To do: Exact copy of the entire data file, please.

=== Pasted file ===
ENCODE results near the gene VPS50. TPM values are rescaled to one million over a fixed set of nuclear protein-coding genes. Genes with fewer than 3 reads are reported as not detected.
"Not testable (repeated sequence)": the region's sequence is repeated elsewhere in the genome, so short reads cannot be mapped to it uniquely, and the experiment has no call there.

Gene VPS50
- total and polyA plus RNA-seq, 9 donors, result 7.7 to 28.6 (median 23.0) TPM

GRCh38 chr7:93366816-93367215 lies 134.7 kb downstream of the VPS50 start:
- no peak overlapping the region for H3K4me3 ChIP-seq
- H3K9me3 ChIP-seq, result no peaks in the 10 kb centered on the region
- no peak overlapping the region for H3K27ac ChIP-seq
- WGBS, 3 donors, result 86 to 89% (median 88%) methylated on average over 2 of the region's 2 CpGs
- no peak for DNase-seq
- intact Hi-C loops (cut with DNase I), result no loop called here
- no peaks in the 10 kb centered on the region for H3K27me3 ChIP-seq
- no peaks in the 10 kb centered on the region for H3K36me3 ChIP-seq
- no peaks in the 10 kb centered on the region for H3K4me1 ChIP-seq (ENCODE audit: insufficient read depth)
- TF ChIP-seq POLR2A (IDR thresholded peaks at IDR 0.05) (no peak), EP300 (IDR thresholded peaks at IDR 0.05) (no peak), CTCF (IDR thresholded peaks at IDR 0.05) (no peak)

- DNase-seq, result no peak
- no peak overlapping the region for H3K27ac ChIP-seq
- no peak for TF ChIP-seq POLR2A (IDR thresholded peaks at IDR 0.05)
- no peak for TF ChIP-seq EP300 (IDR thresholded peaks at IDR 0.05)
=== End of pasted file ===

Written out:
ENCODE results near the gene VPS50. TPM values are rescaled to one million over a fixed set of nuclear protein-coding genes. Genes with fewer than 3 reads are reported as not detected.
"Not testable (repeated sequence)": the region's sequence is repeated elsewhere in the genome, so short reads cannot be mapped to it uniquely, and the experiment has no call there.

Gene VPS50
- total and polyA plus RNA-seq, 9 donors, result 7.7 to 28.6 (median 23.0) TPM

GRCh38 chr7:93366816-93367215 lies 134.7 kb downstream of the VPS50 start:
- no peak overlapping the region for H3K4me3 ChIP-seq
- H3K9me3 ChIP-seq, result no peaks in the 10 kb centered on the region
- no peak overlapping the region for H3K27ac ChIP-seq
- WGBS, 3 donors, result 86 to 89% (median 88%) methylated on average over 2 of the region's 2 CpGs
- no peak for DNase-seq
- intact Hi-C loops (cut with DNase I), result no loop called here
- no peaks in the 10 kb centered on the region for H3K27me3 ChIP-seq
- no peaks in the 10 kb centered on the region for H3K36me3 ChIP-seq
- no peaks in the 10 kb centered on the region for H3K4me1 ChIP-seq (ENCODE audit: insufficient read depth)
- TF ChIP-seq POLR2A (IDR thresholded peaks at IDR 0.05) (no peak), EP300 (IDR thresholded peaks at IDR 0.05) (no peak), CTCF (IDR thresholded peaks at IDR 0.05) (no peak)

- DNase-seq, result no peak
- no peak overlapping the region for H3K27ac ChIP-seq
- no peak for TF ChIP-seq POLR2A (IDR thresholded peaks at IDR 0.05)
- no peak for TF ChIP-seq EP300 (IDR thresholded peaks at IDR 0.05)